Thursday, August 23, 2012

Do You Love Surprises?


You may be wondering what does the embroidered peacock have to do this with this post. Nothing. 
Surprise!
I embroidered it, I like it, so I'm using it.
Surprises are funny things. Some I could defiantly do without. Like when my car won't start in the morning. Others aren't so bad. Such as with literary surprises, especially the unexpected surprise.
Now  mysteries rely on the surprises. A dead body, an unexpected sleuth, suspects galore, red herrings everywhere! It is after all how we mystery writers keep readers interested. If we made it obvious from the beginning who done it where would be the fun be in that? But you expect all that. It's when you can manage to give the reader what they don't expect, and they like it, that's really rewarding.
One of my favorite literary unexpected surprises wasn’t in a mystery, but it was fun. It’s all starts with this opening line:
"There was a boy called Eustace Clarence Scrubb, and he almost deserved it."
That’s right, my favorite literary unexpected surprise is Eustace Clarence Scrubb from C.S. Lewis’s Chronicles of Narnia series The Voyage of The Dawn Treader. Now don’t get me wrong, I liked the other Narnia children, The Pevensies, Peter, Susan, Edmund and Lucy, Digory Kirke and Polly Plummer, Shasta and Princess Aravis. However, for the most part they tended to have a just a bit too good to be true quality about them, although they did have their moments of unpleasantness (especially Susan, read the books if you want to know more). I know you are going to bring up Edmund, but although I loved the allegory of the salvation of a sinner, you knew he was going to reform eventually. It was good, just not a surprise.
Eustace, on the other hand, was another kettle of fish all together and at first he stank just as bad. He wasn’t evil. He was nasty, selfish and major pain in the…neck to everyone else stuck on that boat with him. He was a drag on the whole story of adventure and friendship and I couldn’t stand him. I actually hated it when he got page time. And what was the explanation as to why he was so bad? Because he had been spoiled rotten by his parents. 

Now that's great writing for you. Easy to understand, and easy to buy into. 
But still it's not a surprise.
The first time I read this book I couldn’t wait for him to get the comeuppance I knew was coming his way. I mean this is a Narnia book, and unpleasant people always got theirs eventually.
But then the unexpected surprise came along.
Not the getting what he deserved part, he did, but when it finally came, I didn't feel any sense of satisfaction. Instead I found myself feeling sorry for the little creep. There’s just something about a crying dragon that tugs on the old heartstrings I guess. Don't expect me to explain, it's a surprise after all. Read the book!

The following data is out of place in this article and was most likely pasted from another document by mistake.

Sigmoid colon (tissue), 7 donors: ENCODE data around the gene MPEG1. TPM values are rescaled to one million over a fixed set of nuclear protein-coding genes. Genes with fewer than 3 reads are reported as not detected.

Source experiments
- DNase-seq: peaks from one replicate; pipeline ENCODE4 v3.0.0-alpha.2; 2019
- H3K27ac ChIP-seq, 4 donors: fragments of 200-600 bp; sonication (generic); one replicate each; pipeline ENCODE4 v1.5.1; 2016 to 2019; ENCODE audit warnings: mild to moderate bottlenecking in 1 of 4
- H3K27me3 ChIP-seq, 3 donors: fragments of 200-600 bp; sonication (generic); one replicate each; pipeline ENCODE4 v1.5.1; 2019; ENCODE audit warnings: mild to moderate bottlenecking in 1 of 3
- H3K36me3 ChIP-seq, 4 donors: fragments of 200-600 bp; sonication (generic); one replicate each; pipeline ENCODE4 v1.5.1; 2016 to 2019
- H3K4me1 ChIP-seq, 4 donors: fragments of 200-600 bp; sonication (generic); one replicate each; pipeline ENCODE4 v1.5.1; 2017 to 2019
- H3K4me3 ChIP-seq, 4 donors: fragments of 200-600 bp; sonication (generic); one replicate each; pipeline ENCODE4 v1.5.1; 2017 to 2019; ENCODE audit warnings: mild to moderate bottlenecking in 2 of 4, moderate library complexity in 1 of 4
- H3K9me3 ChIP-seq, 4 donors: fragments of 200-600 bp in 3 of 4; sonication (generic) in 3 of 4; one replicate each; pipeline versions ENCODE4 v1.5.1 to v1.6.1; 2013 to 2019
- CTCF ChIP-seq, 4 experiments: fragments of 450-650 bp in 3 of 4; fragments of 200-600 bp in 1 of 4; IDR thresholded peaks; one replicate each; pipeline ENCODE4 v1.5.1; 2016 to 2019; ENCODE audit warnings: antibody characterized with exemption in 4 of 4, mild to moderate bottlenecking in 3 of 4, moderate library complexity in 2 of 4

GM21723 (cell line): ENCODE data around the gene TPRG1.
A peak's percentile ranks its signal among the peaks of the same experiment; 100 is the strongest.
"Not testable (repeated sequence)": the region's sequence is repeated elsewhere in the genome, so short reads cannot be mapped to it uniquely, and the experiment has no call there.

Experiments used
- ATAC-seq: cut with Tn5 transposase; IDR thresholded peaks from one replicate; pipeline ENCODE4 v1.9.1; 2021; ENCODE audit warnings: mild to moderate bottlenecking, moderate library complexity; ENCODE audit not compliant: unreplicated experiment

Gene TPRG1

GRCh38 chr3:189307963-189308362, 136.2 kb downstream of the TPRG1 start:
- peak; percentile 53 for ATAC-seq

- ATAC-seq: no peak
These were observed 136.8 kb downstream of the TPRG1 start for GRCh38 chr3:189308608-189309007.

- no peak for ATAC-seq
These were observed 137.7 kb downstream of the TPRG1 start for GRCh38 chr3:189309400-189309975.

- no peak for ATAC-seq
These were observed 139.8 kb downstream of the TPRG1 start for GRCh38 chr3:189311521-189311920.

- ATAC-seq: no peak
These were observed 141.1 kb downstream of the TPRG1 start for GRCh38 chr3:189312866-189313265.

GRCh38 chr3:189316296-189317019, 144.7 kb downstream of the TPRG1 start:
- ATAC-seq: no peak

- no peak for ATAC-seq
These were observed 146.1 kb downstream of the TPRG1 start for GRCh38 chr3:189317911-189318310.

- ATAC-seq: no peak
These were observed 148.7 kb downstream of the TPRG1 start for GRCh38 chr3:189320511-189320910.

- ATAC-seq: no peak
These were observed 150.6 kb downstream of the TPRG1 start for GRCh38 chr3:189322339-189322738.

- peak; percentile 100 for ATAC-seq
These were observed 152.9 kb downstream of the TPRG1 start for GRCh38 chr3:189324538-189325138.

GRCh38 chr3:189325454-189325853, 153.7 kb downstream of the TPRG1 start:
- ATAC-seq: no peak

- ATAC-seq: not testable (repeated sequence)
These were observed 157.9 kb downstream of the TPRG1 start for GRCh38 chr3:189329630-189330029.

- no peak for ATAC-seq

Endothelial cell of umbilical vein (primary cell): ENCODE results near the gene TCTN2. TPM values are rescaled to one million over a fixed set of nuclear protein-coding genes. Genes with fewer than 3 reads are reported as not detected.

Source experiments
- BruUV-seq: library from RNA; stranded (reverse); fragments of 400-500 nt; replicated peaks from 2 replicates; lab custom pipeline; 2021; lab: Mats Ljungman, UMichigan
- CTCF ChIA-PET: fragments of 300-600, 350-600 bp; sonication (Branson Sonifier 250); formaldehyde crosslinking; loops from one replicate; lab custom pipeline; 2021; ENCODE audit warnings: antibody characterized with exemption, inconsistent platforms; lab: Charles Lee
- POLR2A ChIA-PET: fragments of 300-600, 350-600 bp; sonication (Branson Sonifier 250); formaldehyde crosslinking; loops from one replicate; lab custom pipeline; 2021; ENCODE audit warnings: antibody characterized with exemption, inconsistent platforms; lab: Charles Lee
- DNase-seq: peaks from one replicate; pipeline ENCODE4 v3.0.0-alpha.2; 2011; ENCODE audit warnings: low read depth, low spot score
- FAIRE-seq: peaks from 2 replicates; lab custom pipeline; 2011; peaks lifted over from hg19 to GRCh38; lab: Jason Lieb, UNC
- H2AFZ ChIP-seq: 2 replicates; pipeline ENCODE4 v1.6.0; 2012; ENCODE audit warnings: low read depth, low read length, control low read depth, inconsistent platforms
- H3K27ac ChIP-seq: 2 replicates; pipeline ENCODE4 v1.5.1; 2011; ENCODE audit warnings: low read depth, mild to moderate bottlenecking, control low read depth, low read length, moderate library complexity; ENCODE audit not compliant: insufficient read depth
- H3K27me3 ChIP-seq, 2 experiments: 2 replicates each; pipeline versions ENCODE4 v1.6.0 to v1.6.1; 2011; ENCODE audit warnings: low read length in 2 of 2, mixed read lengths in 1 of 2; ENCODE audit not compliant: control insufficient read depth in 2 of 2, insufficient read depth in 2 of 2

Even more surprising Eustace actually reforms and becomes a good guy. I really didn't see that one coming, but I ended up loving him.
Through the rest of the story (major shout out to the Duffers, absolutely hilarious) you knew this kid was going to be a great force for good. In his other adventures in the Silver Chair and the Last Battle with Jill Pole, another complex child character, the stories were engaging and you really had to pay attention or you were going to miss something. I mean he rescued a lost prince and defended Narnia in what was, and was not, a lost cause. Don’t worry it makes sense when you read it.
Every writer has their own way of including the unexpected surprise. I’d tell you more about our stuff, but we are mystery writers on this blog after all, and you wouldn’t want me to spoil the surprise.Would you?

Mystery writer C.L. Ragsdale is the author of The Reboot Files a Christian Mystery Series. A California native, she loves to "surf" the web to research plot details for her fun, quirky stories with just a bit of whopper in them. She has a degree in Theatre Arts which greatly influenced her writing style. Working in various fields as a secretary has allowed her to both master her writing skills and acquire valuable technical knowledge which she uses liberally in her plots. She loves to embroider and knit and is a big fan of the old Scooby Doo cartoons.

Current E-Books
THE REBOOT FILES:  The Mystery of Hurtleberry House, The Island of Living Trees, The Harbinger of Retribution, and The Wrong Ghost.
www.shortmysteriesandtalltales.blogspot.com
http://www.facebook.com/pages/CL-Ragsdale219184744858421

3 comments:

  1. Love your posts, Cindy. They are so funny!

    Deborah Malone
    "Death in Dahlonega"

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    Replies
    1. I do love surprises! C.S. Lewis was a master story teller - I loved reading the Chronicles of Narnia, too. What I do for surprise is knowing what will happen but keeping the reader in the dark for as long as possible to build suspense. What would you recommend for dealing with possible spoilers for books later on in a series? I like tying up loose ends but they may give away details if the books aren't read in order.

      Enjoyed your post!

      ~Nancy Jill Thames
      Author of the Jillian Bradley Mysteries
      "Queen of Afternoon Tea" Celebrity Author Interviews

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  2. Thanks guys! I love all of your posts too.
    You know Nancy Jill I don't think there's anything that can be done about spoilers. Some people just can't wait. Funny thing about the Narnia series is that the published order is not the order of the story, and it seemed to work out. I mean I know the Magician's nephew should be the first book read, but I find myself always starting with The Lion, The Witch and The Wardrobe. Probably because it's because it was the way I read them originally.

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